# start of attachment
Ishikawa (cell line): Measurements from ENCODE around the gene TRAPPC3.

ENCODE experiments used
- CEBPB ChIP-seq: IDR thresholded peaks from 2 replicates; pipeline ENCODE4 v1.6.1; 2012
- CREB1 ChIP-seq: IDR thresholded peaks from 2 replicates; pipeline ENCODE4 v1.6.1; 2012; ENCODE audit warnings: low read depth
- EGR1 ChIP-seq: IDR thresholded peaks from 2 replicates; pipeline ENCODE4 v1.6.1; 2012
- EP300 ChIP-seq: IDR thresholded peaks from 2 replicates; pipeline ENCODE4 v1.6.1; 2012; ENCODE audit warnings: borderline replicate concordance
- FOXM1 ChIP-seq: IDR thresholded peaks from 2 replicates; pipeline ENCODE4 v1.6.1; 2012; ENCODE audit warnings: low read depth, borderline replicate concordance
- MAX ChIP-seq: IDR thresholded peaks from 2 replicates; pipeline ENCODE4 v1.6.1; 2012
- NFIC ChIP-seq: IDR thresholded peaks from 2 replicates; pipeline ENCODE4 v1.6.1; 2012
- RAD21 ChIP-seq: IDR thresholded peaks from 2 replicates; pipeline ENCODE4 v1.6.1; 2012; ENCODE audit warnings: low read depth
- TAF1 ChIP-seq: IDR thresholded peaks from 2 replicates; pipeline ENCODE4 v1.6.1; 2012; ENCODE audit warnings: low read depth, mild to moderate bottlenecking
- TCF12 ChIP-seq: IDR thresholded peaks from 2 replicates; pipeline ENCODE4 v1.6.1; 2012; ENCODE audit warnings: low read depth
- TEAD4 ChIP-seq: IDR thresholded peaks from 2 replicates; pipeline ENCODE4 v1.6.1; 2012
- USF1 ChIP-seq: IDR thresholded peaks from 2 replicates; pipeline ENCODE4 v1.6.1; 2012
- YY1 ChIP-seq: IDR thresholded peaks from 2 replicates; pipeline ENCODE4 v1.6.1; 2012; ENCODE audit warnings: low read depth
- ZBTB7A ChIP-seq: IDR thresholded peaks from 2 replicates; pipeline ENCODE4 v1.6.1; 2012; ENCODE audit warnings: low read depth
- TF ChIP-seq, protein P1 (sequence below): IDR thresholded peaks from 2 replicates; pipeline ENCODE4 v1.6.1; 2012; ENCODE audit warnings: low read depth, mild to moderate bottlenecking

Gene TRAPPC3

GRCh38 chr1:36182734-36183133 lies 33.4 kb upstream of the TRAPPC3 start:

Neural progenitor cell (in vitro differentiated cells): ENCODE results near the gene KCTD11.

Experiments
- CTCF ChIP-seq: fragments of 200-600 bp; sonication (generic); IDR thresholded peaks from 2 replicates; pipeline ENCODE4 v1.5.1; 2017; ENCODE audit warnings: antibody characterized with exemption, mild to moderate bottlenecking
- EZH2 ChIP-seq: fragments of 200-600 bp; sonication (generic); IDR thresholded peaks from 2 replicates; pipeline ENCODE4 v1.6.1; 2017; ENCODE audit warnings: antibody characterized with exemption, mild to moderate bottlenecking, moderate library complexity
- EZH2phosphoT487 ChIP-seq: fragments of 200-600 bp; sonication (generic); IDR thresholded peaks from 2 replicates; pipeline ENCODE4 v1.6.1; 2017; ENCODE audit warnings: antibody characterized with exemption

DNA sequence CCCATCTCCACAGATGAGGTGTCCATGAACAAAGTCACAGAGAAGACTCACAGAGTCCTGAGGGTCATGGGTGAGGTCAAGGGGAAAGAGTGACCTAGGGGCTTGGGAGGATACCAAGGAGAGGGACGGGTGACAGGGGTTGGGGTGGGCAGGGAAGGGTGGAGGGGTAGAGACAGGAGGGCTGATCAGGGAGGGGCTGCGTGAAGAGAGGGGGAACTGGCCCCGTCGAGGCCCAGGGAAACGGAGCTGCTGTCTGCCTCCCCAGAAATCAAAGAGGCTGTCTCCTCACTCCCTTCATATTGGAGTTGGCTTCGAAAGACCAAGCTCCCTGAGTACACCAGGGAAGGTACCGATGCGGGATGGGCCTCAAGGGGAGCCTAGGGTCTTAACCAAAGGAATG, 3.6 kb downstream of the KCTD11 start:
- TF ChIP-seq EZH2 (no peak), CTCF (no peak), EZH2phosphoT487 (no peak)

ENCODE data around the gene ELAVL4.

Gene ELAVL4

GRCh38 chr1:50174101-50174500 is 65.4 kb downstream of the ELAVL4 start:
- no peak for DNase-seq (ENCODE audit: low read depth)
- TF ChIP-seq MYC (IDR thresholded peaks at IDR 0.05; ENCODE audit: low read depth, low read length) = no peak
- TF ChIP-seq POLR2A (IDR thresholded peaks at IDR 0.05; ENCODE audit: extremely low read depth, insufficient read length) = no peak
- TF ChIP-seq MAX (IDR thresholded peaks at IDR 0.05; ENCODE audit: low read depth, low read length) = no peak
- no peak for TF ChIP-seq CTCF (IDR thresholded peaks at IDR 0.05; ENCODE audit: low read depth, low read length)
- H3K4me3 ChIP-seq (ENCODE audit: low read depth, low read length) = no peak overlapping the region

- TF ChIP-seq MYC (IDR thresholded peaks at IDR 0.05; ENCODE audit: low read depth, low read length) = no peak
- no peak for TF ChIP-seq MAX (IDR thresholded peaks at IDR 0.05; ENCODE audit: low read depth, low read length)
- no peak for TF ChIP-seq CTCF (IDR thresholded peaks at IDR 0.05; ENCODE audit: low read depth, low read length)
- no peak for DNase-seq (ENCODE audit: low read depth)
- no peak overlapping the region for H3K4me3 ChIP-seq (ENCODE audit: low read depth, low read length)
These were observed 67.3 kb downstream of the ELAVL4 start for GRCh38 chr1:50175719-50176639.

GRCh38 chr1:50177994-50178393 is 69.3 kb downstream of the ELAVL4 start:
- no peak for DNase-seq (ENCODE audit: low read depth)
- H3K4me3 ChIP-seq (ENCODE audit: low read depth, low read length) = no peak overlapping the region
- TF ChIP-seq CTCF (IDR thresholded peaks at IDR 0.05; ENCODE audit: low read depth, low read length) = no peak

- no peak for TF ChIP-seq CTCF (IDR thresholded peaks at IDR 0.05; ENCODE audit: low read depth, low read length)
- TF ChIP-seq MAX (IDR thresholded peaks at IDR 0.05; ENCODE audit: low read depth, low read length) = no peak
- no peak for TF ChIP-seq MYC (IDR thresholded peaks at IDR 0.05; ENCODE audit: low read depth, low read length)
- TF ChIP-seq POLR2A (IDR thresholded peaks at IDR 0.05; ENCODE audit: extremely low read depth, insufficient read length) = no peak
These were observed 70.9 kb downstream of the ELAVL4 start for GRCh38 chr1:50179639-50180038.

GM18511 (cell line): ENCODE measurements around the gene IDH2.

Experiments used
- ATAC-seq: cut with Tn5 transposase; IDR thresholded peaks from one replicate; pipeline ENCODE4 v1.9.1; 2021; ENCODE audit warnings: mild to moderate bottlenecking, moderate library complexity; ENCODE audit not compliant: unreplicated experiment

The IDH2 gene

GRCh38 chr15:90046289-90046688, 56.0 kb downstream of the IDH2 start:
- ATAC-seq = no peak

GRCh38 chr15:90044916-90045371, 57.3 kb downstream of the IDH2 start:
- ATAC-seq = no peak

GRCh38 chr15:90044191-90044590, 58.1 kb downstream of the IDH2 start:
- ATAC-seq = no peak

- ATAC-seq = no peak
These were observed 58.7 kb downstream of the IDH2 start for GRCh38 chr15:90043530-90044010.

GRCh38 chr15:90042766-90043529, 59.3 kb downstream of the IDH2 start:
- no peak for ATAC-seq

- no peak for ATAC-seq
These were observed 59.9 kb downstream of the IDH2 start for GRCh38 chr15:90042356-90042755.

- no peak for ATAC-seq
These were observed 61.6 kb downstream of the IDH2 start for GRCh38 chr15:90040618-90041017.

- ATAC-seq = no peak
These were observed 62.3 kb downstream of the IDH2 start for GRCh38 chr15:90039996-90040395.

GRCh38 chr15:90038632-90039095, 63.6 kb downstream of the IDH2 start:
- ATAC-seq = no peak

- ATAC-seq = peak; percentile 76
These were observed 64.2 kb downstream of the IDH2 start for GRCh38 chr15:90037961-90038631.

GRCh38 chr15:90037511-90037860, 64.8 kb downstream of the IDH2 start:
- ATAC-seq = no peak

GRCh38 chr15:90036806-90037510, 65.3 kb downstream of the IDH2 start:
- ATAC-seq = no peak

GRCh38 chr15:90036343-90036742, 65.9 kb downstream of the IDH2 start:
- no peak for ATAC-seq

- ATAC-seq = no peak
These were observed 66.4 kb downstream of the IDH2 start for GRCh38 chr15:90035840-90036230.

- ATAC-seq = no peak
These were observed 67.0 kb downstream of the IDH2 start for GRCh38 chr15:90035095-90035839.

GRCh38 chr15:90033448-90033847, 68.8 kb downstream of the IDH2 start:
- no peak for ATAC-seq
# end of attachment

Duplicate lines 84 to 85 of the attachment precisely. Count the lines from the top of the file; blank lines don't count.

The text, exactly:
These were observed 67.0 kb downstream of the IDH2 start for GRCh38 chr15:90035095-90035839.

GRCh38 chr15:90033448-90033847, 68.8 kb downstream of the IDH2 start: